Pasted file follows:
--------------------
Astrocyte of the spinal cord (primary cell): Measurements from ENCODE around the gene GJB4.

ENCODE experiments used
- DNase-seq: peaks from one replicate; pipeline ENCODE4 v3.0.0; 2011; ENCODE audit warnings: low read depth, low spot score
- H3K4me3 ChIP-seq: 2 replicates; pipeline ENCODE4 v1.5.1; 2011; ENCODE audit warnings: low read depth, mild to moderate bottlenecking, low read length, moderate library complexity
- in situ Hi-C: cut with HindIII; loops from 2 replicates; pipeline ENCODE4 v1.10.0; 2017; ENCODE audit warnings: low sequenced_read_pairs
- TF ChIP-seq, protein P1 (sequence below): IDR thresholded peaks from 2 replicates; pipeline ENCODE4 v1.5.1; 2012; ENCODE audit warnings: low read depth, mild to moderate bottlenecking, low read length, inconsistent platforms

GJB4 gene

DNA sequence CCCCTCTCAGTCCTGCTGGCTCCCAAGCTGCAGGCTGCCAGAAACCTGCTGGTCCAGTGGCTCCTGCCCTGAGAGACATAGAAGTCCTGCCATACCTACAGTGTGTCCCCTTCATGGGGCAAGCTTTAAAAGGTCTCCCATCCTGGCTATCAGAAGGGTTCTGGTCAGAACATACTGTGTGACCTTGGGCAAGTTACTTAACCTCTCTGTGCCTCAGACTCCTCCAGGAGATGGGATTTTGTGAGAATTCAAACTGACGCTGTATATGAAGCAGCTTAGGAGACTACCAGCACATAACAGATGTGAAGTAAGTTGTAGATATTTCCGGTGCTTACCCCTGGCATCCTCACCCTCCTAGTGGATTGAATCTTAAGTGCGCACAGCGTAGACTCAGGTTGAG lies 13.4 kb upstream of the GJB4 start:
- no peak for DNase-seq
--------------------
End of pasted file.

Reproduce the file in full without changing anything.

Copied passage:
Astrocyte of the spinal cord (primary cell): Measurements from ENCODE around the gene GJB4.

ENCODE experiments used
- DNase-seq: peaks from one replicate; pipeline ENCODE4 v3.0.0; 2011; ENCODE audit warnings: low read depth, low spot score
- H3K4me3 ChIP-seq: 2 replicates; pipeline ENCODE4 v1.5.1; 2011; ENCODE audit warnings: low read depth, mild to moderate bottlenecking, low read length, moderate library complexity
- in situ Hi-C: cut with HindIII; loops from 2 replicates; pipeline ENCODE4 v1.10.0; 2017; ENCODE audit warnings: low sequenced_read_pairs
- TF ChIP-seq, protein P1 (sequence below): IDR thresholded peaks from 2 replicates; pipeline ENCODE4 v1.5.1; 2012; ENCODE audit warnings: low read depth, mild to moderate bottlenecking, low read length, inconsistent platforms

GJB4 gene

DNA sequence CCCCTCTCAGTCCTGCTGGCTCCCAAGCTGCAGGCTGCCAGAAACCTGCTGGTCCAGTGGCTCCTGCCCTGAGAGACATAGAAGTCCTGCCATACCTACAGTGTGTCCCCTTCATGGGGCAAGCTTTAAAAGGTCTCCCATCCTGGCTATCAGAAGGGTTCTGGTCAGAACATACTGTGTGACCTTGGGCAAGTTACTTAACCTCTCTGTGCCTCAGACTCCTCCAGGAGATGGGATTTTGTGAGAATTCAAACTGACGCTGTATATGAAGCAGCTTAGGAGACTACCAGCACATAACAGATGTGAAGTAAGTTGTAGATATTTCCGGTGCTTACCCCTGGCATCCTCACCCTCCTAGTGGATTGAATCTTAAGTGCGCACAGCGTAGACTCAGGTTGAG lies 13.4 kb upstream of the GJB4 start:
- no peak for DNase-seq